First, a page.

Authors: Shihan Ma*, University of Florida
Topics: Tourism Geography, Spatial Analysis & Modeling, Recreational and Sport Geography
Keywords: Solar eclipse, astro-tourism, geospatial analysis, travel flow, social media
Session Type: Paper
Start / End Time: 3:05 PM / 4:45 PM
Room: Congressional A, Omni, West
Presentation File: No File Uploaded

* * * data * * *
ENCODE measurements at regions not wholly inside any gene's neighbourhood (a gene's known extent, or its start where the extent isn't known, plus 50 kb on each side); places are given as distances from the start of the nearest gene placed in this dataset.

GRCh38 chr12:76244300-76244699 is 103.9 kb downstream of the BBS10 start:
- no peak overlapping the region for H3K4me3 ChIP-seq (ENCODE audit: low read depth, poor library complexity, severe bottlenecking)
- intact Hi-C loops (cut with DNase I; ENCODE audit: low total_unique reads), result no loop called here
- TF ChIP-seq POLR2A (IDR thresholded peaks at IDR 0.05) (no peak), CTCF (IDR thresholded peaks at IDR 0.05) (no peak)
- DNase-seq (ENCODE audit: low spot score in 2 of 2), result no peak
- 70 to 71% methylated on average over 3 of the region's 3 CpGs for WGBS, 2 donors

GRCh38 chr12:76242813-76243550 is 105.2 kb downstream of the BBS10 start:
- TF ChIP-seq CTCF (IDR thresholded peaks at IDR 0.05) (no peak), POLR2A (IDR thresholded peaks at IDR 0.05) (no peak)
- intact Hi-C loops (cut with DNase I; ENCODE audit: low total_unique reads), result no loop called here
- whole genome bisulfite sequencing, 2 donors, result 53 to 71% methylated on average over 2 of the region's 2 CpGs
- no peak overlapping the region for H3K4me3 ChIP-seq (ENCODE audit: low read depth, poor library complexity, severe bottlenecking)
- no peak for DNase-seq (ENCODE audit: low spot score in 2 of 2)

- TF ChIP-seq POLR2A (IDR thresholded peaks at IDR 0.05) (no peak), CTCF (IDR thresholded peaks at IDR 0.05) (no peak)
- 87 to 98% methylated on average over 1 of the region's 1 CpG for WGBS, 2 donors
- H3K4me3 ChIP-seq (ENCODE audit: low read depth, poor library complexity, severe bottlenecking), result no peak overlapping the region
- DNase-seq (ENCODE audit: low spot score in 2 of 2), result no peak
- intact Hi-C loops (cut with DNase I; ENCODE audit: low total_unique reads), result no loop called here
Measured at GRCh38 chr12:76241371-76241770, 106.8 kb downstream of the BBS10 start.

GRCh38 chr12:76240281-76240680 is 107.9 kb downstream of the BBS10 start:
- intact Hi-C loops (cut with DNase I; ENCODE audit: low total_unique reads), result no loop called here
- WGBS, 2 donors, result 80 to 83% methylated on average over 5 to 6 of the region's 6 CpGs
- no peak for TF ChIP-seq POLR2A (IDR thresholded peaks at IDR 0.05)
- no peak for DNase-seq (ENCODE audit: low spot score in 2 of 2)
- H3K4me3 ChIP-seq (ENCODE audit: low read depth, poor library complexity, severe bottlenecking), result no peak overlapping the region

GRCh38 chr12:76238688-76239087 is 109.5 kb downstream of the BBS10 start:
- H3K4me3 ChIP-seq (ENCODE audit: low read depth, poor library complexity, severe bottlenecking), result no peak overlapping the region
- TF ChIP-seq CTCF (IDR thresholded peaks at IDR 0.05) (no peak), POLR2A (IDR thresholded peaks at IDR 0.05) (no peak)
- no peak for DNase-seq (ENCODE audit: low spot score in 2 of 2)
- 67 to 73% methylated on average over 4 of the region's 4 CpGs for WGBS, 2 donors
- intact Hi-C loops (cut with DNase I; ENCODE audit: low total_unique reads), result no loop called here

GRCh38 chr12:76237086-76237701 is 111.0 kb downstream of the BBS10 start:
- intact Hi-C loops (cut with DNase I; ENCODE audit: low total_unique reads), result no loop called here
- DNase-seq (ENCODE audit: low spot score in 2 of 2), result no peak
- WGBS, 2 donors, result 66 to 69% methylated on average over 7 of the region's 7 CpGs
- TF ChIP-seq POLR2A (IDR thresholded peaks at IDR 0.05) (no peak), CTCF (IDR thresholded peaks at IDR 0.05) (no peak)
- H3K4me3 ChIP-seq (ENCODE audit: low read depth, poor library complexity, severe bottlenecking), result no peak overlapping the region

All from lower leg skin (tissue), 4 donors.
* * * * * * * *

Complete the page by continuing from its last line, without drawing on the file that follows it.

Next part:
A recently found popularity in star-gazing, rebranded by the tourism industry as astro-tourism, is leading amateur astronomers to remote locations with clear skies and low light pollution. Apart from the regular night sky watching, the tourists are increasingly flock to locations where low-frequency astronomy events are observable. In this respect, the 2017 full solar eclipse, visible only in a 110-km belt located in the US, attracted estimated 50,000 international tourists and many more domestic travelers (Travel Weekly, 2018). The academic community paid little attention to this phenomenon (Cater, 2010; Iwaniszewski, 2015; Matos, 2017) with no data on this long-distance travel. We use social media data as a proxy to monitor tourists’ movement, spatial usage, destination attractions and travel patterns within the events, hopefully to provide some valuable insights to understanding such tourism trend. This study mainly focuses on the following research questions: Where are the most popular destination for the 2017 eclipse observations? Where are the origins of astro-tourists? What are the movement patterns travel networks of these travelers?